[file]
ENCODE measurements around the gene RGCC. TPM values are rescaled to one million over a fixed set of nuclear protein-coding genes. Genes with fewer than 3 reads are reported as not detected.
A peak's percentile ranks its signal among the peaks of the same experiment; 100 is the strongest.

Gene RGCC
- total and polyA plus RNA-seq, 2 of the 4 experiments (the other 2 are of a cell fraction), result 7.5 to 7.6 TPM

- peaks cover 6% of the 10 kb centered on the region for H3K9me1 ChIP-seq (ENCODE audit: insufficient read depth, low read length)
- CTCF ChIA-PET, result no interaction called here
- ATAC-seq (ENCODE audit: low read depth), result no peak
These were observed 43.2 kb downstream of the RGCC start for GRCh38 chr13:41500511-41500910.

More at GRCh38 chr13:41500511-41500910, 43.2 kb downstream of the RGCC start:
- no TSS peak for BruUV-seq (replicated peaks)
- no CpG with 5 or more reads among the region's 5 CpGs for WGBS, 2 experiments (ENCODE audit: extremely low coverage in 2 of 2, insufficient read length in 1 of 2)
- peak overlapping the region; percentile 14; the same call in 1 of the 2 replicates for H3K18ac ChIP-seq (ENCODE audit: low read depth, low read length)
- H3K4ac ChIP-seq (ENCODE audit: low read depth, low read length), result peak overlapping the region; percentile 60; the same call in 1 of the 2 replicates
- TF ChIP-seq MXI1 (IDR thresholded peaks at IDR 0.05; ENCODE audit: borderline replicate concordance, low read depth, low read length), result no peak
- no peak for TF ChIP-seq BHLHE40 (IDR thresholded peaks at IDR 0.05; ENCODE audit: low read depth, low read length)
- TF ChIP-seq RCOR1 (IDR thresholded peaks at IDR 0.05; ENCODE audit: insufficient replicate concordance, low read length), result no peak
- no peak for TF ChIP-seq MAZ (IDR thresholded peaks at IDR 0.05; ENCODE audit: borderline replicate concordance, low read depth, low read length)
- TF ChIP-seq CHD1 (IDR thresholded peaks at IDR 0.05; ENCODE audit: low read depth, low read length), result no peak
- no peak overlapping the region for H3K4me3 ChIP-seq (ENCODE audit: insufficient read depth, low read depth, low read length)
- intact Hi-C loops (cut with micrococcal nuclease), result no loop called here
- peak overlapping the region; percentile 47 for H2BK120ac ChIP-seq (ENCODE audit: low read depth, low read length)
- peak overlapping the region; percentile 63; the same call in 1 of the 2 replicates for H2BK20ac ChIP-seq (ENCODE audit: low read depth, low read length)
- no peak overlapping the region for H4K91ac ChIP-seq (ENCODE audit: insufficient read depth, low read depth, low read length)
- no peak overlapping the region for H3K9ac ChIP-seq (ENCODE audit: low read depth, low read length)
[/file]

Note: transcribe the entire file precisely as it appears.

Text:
ENCODE measurements around the gene RGCC. TPM values are rescaled to one million over a fixed set of nuclear protein-coding genes. Genes with fewer than 3 reads are reported as not detected.
A peak's percentile ranks its signal among the peaks of the same experiment; 100 is the strongest.

Gene RGCC
- total and polyA plus RNA-seq, 2 of the 4 experiments (the other 2 are of a cell fraction), result 7.5 to 7.6 TPM

- peaks cover 6% of the 10 kb centered on the region for H3K9me1 ChIP-seq (ENCODE audit: insufficient read depth, low read length)
- CTCF ChIA-PET, result no interaction called here
- ATAC-seq (ENCODE audit: low read depth), result no peak
These were observed 43.2 kb downstream of the RGCC start for GRCh38 chr13:41500511-41500910.

More at GRCh38 chr13:41500511-41500910, 43.2 kb downstream of the RGCC start:
- no TSS peak for BruUV-seq (replicated peaks)
- no CpG with 5 or more reads among the region's 5 CpGs for WGBS, 2 experiments (ENCODE audit: extremely low coverage in 2 of 2, insufficient read length in 1 of 2)
- peak overlapping the region; percentile 14; the same call in 1 of the 2 replicates for H3K18ac ChIP-seq (ENCODE audit: low read depth, low read length)
- H3K4ac ChIP-seq (ENCODE audit: low read depth, low read length), result peak overlapping the region; percentile 60; the same call in 1 of the 2 replicates
- TF ChIP-seq MXI1 (IDR thresholded peaks at IDR 0.05; ENCODE audit: borderline replicate concordance, low read depth, low read length), result no peak
- no peak for TF ChIP-seq BHLHE40 (IDR thresholded peaks at IDR 0.05; ENCODE audit: low read depth, low read length)
- TF ChIP-seq RCOR1 (IDR thresholded peaks at IDR 0.05; ENCODE audit: insufficient replicate concordance, low read length), result no peak
- no peak for TF ChIP-seq MAZ (IDR thresholded peaks at IDR 0.05; ENCODE audit: borderline replicate concordance, low read depth, low read length)
- TF ChIP-seq CHD1 (IDR thresholded peaks at IDR 0.05; ENCODE audit: low read depth, low read length), result no peak
- no peak overlapping the region for H3K4me3 ChIP-seq (ENCODE audit: insufficient read depth, low read depth, low read length)
- intact Hi-C loops (cut with micrococcal nuclease), result no loop called here
- peak overlapping the region; percentile 47 for H2BK120ac ChIP-seq (ENCODE audit: low read depth, low read length)
- peak overlapping the region; percentile 63; the same call in 1 of the 2 replicates for H2BK20ac ChIP-seq (ENCODE audit: low read depth, low read length)
- no peak overlapping the region for H4K91ac ChIP-seq (ENCODE audit: insufficient read depth, low read depth, low read length)
- no peak overlapping the region for H3K9ac ChIP-seq (ENCODE audit: low read depth, low read length)